MADRID (EJP)---Historian Abraham Haim believes that Miguel de Cervantes’ classic "Don Quixote de la Mancha" is the product of "the silence experienced by a Jewish soul."
A specialist in Sephardic history and culture, Haim made the comment during a lecture "Traces of Judaism in Don Quixote" organized by Casa Sefarad-Israel in Madrid at the Cervantes Institute.
This institute is a worldwide cultural organization created by the Spanish government in 1991 to promote the study and the teaching of Spanish language and culture.
Citing several examples, Haim stated that "Don Quixote" contains numerous references to the Kabbalah and Jewish traditions, and that the only possible explanation for this would be that the author belonged to a family of "Conversos", the Jews who were forced to convert to Christianity or face expulsion from Spain in 1492.
Many of these families continued observing some Jewish practices secretly, which might explain Cervantes’ knowledge of them a century later, when Don Quixote was written.
Haim’s claim that Cervantes’ birth records were probably forged adds credence to this theory.
According to Haim, although Cervantes was familiar with Catholic texts, he also included certain aspects of Jewish tradition "in code" written in such a way as to avoid persecution by the Inquisition, but easy for Jews to understand.
At the beginning of the book, for example, when describing Don Quixote’s diet, reference is made to "duelos y quebrantos"–literally "suffering and brokenness"– on Saturdays.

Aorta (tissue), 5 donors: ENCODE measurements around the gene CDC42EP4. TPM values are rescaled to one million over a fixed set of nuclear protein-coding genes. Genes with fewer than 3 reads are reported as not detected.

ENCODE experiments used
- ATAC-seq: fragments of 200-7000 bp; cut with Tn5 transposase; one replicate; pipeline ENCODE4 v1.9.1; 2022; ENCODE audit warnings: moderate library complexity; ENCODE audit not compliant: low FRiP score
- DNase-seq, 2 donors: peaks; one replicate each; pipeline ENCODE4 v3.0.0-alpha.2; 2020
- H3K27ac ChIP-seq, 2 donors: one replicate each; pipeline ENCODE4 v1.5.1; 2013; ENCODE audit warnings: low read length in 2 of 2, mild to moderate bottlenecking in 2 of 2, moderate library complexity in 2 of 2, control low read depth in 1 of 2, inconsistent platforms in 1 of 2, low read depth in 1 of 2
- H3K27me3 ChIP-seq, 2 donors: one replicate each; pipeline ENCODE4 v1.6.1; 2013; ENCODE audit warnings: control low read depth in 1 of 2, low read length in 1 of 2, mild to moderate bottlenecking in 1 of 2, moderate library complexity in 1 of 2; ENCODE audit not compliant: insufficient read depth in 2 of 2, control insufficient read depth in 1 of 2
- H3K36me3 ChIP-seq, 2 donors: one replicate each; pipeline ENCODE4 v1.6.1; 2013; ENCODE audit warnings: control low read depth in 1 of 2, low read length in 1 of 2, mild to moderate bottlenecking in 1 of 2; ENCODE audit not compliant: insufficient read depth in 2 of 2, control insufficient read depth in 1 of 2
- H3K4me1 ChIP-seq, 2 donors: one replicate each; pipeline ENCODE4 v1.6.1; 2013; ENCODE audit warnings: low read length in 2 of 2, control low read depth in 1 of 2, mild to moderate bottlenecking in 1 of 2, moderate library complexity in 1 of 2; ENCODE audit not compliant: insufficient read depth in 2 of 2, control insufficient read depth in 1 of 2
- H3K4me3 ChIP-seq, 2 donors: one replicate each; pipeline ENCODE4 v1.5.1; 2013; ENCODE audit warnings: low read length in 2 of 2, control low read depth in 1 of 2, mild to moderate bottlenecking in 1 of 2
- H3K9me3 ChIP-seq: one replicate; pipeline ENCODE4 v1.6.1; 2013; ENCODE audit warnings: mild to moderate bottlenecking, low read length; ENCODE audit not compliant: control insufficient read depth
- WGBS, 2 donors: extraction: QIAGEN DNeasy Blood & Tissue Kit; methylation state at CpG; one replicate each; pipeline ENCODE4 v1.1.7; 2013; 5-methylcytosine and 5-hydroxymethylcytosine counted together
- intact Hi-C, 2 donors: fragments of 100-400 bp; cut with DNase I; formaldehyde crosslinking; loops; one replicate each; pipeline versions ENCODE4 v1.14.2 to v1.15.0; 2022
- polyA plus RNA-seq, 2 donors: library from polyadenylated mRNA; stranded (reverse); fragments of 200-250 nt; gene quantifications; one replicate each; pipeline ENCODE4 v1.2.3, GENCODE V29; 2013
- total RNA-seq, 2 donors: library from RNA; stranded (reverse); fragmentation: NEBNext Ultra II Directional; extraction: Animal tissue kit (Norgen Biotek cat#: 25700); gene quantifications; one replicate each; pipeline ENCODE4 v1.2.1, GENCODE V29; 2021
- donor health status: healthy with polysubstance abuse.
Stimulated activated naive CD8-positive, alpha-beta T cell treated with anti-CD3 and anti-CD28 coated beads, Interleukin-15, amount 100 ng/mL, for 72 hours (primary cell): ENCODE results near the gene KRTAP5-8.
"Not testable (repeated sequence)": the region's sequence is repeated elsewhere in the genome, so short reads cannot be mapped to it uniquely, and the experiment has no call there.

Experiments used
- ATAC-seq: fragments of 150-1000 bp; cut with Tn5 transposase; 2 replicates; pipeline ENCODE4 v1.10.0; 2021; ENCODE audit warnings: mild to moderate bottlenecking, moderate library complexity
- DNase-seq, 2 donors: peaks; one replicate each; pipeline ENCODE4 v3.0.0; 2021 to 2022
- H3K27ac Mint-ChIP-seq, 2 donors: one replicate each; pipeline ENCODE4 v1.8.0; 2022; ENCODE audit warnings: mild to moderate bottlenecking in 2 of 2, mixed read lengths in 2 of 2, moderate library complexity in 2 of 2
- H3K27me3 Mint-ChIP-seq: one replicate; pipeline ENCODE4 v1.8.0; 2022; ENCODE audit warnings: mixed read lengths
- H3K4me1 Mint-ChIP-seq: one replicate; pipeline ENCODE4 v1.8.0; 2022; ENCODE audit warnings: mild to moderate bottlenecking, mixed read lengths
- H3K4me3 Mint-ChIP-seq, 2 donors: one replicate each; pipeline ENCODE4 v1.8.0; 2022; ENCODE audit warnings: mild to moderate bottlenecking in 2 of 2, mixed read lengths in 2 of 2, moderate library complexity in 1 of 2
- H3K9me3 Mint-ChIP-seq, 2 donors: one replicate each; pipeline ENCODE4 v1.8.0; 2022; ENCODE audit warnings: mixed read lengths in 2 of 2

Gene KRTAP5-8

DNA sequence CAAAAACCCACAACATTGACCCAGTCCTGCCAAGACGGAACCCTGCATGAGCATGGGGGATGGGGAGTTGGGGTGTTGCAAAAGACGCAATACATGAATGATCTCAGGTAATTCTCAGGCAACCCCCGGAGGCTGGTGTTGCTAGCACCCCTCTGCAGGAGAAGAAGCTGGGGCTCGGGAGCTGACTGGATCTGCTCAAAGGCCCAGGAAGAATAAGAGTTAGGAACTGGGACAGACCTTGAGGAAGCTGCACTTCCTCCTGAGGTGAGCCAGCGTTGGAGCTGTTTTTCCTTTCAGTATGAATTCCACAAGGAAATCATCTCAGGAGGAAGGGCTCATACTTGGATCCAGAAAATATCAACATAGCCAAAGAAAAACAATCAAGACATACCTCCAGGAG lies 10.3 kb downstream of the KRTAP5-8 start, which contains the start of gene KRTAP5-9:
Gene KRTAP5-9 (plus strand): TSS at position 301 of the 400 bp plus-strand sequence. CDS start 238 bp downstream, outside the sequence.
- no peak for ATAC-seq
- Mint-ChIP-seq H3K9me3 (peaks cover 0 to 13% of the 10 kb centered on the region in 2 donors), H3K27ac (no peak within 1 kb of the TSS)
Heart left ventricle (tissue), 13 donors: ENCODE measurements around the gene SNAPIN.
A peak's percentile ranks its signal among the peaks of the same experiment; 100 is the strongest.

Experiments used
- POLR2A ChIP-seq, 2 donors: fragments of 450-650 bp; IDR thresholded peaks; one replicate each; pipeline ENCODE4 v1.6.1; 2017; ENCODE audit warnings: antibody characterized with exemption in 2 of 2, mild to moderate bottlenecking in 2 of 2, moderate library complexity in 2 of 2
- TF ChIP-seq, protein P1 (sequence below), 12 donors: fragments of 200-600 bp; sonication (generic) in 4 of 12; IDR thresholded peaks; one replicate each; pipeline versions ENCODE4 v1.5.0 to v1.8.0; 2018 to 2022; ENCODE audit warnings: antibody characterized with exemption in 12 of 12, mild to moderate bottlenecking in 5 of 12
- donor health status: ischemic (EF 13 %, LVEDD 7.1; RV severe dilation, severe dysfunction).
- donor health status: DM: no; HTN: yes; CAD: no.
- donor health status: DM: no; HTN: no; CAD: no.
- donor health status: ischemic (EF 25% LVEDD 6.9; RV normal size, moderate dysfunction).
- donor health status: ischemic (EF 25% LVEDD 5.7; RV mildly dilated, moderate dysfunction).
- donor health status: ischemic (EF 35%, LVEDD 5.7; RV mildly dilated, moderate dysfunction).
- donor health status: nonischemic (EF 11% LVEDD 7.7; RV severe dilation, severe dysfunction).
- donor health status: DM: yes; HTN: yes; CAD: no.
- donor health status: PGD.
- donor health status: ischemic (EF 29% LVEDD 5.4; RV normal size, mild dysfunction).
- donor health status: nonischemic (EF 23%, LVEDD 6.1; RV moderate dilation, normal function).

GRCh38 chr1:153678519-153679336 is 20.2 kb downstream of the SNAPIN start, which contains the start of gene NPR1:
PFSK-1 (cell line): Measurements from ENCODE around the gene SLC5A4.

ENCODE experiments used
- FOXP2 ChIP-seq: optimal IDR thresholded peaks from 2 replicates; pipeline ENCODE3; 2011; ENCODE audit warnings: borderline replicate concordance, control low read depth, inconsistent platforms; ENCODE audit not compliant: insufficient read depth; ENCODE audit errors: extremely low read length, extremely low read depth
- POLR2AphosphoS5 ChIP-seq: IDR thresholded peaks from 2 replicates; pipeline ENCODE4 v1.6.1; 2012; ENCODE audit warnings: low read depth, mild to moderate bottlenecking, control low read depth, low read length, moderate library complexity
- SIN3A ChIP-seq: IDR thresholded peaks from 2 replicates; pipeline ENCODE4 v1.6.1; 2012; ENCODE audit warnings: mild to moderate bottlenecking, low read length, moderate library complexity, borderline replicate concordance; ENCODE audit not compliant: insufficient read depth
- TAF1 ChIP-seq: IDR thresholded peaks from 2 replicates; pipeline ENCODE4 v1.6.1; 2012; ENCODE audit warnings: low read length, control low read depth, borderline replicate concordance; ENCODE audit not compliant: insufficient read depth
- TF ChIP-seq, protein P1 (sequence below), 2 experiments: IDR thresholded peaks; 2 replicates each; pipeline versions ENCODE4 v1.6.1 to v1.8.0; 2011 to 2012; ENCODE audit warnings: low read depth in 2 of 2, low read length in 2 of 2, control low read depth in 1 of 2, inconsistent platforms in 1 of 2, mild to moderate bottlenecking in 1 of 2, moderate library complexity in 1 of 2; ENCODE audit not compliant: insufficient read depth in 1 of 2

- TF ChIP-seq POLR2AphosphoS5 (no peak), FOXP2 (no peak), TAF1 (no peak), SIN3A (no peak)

This has a double meaning: on the one hand, it is the term–still used to this day by Moroccan Jews--for the eggs and broken bits of grain that some Sephardis add to the pot. But it can also refer to the sadness felt by those forced to leave Spain.
However, Haim says, this is only a small detail and not the most important Jewish theme in the book.
At one point, the "Festival of Tents" is described, in a clear reference to Succot: families from the town build a cabin and young women come out of the woods and invite our protagonists to join them as guests.
In the book the word "huesped" or guest is used and Haim relates this to the Aramaic word "ushpizim," with the same meaning. This was a typical custom during Succot, although Cervantes, as a son of conversos, was careful not to describe it in too much detail.
Cervantes also speaks of book burnings. "What books were burned by the Inquisition?”, asks Haim. "Those with references to Judaism."
In addition, in Chapter IX, and speaking in the first person, the author tells of walking through the Alcaná, the old Jewish and Arab section of Toledo, where he bought some old papers from a street vendor.
Thinking that they were in Arabic, he looked for a translator and was told that they were written in “a better and older” language–a clear reference to Hebrew, says Haim.
However, the most important evidence cited by Haim is perhaps the almost literal translation of an entire page of the Talmud.
This occurs when Sancho Panza, as Governor of the Island of Barataria, passes judgment in the case of a dispute between two men over the payment of a debt. The town’s people are so impressed with Sancho’s wisdom that they hail him as "a new Solomon."
While Dr. Haim is not the first Hispanist to suggest that Cervantes was of Jewish origin- Spanish scholars such as Salvador de Madariaga have suspected this in the past--his unique knowledge of Jewish history and historical and religious texts give extra weight to this theory.